Theodicy, the Book of Job, and the Four Noble Truths

“Our habitual pattern is that whenever we encounter anything undesirable and unappealing, we try little ways within ourselves to avoid it.  We could watch ourselves doing that.  The little things we do, the little areas in which we try to entertain ourselves — that process which takes place all the time — is both the product of suffering and the producer of suffering.  It is the origin that perpetually re-creates suffering as well as what we are constantly going through as the result of suffering.”  –Chogyam Trungpa

The four noble truths are a remarkably coherent picture of human suffering, and of the ways we can end the vicious cycle.  The first two noble truths – the truth of suffering and the truth of the cause of suffering — are the diagnosis of the problem, while the second pair of noble truths, the cessation of suffering and the path, are the prescription.

The first noble truth is the simple acknowledgement of suffering.  There it is.  We can actually acknowledge that we experience suffering in our own lives.  It’s not just something that happens elsewhere, we can cultivate enough attention to our experience that we can actually see suffering as it unfolds in our moment-to-moment experience.  That’s an important first step.

The second noble truth acknowledges that suffering actually has a cause that is knowable.  We can watch how that cause plays out in our own moment-to-moment experience.  Last time, we were looking at the contrast between the Buddha’s teaching on suffering and the quintessential Judeo-Christian story of suffering, the story of Job.  Recall in that story that Job is a good man, a righteous man, who is put through a series of tests by God, who was persuaded to do this by Satan as a test of Job’s faith.  All of these terrible things happen to Job, and his friends all tell him that he must have done something terrible to deserve this outcome, because God should not let bad things happen to good people.  This is the most traditional understanding of theodicy, and it goes back to the Torah, in the book of Deuteronomy.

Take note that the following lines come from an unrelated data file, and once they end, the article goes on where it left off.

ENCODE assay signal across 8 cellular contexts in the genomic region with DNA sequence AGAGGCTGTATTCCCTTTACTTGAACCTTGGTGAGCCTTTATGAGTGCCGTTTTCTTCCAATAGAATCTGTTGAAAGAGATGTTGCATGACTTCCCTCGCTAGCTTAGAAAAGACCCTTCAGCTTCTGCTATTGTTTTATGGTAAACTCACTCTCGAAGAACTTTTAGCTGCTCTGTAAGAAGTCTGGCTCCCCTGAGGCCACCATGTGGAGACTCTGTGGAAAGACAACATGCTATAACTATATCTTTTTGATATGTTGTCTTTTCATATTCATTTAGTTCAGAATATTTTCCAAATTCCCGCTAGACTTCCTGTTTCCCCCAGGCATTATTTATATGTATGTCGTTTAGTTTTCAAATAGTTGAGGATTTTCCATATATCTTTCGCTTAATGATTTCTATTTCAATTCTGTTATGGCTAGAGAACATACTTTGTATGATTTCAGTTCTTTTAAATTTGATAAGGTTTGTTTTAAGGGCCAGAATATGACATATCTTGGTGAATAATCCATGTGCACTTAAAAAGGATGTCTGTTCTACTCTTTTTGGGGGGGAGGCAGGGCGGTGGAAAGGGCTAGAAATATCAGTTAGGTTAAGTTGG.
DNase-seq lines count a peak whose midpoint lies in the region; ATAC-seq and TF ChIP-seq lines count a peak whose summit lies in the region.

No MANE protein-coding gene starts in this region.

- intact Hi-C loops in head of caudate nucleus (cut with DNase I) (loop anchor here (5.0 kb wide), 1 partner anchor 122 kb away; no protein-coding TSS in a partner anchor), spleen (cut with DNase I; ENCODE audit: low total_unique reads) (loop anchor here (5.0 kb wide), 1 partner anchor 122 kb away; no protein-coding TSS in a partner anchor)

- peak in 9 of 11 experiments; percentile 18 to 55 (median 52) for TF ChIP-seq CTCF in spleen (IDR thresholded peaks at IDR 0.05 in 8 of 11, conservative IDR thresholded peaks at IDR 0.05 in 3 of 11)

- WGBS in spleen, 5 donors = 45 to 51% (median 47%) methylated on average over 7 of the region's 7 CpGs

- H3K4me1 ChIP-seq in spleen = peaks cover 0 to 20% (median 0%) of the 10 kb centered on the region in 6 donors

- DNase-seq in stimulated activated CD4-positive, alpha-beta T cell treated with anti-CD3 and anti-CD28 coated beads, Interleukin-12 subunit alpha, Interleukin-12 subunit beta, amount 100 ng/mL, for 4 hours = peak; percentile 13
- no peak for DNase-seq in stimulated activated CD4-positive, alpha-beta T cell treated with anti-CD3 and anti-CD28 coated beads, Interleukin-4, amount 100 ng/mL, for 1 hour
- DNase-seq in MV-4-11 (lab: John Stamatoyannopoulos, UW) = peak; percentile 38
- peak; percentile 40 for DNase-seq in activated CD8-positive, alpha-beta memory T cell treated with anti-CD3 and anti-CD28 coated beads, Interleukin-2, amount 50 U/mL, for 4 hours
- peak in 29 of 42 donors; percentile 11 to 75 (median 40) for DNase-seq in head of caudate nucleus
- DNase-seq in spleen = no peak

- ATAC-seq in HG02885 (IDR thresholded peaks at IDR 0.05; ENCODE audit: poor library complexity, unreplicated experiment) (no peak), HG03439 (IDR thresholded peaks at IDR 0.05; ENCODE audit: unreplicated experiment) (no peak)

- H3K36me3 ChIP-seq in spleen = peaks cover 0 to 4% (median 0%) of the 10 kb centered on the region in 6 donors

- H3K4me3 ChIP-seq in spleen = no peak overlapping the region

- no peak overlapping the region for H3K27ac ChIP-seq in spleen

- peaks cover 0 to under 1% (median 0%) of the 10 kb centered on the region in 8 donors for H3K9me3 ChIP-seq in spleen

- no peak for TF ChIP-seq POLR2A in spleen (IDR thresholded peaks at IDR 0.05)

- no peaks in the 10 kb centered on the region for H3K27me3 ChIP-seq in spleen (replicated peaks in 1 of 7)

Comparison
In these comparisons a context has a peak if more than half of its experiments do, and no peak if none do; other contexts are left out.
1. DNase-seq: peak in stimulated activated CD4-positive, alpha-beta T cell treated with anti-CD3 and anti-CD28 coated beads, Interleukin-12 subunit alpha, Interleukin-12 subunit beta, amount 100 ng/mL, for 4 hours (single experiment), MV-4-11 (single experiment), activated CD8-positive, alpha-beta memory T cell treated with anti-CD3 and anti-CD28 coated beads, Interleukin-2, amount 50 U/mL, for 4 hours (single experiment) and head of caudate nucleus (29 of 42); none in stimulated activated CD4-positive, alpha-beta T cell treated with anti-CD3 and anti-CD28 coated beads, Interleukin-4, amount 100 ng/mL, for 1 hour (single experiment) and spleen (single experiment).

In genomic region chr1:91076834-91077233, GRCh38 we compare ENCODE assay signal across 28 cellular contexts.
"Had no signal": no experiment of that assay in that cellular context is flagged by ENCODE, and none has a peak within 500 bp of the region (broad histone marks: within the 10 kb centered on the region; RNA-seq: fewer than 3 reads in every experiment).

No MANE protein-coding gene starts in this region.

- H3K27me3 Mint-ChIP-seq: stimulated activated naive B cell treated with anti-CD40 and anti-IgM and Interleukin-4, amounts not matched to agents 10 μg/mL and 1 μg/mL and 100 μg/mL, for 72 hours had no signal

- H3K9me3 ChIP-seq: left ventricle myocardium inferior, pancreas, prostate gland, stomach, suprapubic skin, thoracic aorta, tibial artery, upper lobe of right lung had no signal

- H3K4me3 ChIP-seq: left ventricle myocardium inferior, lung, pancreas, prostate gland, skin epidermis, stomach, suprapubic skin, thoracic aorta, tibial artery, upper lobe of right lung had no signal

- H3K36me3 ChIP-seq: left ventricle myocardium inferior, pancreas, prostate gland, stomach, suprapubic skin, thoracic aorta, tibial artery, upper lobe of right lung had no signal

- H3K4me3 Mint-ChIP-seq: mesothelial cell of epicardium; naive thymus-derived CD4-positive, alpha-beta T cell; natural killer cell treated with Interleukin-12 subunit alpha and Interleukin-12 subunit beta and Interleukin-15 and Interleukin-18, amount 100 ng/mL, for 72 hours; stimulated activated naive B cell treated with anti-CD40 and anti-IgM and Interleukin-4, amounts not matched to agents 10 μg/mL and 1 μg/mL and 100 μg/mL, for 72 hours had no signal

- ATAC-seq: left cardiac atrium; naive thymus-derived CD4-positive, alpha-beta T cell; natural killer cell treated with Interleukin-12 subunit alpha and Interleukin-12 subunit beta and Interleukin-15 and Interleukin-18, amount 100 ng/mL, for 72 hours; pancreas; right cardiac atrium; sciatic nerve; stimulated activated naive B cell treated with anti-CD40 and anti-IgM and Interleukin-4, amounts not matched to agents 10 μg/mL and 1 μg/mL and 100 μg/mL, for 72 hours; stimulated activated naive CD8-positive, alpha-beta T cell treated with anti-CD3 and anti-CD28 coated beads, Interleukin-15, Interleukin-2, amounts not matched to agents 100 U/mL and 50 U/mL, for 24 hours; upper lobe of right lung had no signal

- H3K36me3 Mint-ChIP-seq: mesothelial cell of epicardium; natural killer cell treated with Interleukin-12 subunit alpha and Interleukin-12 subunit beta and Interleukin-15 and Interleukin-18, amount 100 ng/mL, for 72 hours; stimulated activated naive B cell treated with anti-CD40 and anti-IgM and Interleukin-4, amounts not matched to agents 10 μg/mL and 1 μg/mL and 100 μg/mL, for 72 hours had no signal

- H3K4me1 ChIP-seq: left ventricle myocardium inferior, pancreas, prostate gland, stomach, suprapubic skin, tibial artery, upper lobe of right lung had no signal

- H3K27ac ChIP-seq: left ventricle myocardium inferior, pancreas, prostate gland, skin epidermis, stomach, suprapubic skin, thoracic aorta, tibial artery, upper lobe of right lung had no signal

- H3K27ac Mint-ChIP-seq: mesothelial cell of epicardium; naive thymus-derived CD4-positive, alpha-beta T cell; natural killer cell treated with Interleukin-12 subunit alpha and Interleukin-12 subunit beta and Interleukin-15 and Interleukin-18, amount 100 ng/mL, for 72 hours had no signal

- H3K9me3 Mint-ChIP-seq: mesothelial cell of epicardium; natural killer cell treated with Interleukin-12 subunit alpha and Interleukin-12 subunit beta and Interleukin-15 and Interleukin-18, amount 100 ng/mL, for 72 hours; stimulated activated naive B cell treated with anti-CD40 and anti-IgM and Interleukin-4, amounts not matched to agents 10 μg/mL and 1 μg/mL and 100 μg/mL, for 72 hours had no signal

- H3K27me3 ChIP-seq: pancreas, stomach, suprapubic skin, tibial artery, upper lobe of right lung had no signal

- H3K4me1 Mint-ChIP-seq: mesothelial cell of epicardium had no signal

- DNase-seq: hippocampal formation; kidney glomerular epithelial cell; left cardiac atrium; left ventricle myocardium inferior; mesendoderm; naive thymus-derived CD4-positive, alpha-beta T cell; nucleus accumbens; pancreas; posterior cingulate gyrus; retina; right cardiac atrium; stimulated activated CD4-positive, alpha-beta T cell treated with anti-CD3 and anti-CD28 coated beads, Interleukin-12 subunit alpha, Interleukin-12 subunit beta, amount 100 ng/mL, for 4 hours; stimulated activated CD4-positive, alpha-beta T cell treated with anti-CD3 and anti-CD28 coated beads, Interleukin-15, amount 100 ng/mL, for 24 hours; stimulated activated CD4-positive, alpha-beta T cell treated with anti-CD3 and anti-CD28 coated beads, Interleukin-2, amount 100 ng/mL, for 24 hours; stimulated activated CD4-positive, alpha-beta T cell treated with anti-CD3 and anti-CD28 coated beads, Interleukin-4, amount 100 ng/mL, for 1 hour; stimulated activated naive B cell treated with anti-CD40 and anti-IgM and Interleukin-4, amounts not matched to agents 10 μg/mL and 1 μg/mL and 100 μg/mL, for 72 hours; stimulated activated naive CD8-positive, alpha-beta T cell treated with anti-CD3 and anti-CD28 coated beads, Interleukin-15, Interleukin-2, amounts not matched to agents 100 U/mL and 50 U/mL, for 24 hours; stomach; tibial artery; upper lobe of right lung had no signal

This is the crux of the story of Job – why would God let such terrible things happen to a good person?  Ultimately, God speaks to Job from a whirlwind and basically says, “You can’t understand my reasons.”  Which really seems to suggest that that the question of theodicy is largely irrelevant in the Judeo-Christian context.  The story seems to acknowledge that one’s virtue is not sufficient to save one from pain.

This actually seems to jibe with our own experience as modern people.  We know good people who have died from cancer, or in a car wreck, and we don’t spend our time speculating on what they may have done to deserve these fates.  We know that bad things can happen to anyone, at any time and that thinking about some ultimate cause is basically fruitless.

The Buddha refrained from engaging in speculative discussions about the ultimate cause of suffering, and famously there were fourteen ‘unanswered questions’ about the nature of the universe that the Buddha specifically declined to address because they were not relevant to the problem of ending suffering.

Importantly, however, is that while the Buddha’s core teaching didn’t address theodicy, it did emphasize that there is a knowable cause of suffering.  But instead of focusing on some ultimate answer, he focused on a much more proximal answer to the question of suffering, and this is the second noble truth.  This is important – it’s not that the Buddha didn’t talk about the causes of suffering, but perhaps we can say he didn’t focus on the ultimate causes of suffering; instead, he focused on those causes that we can actually do something about.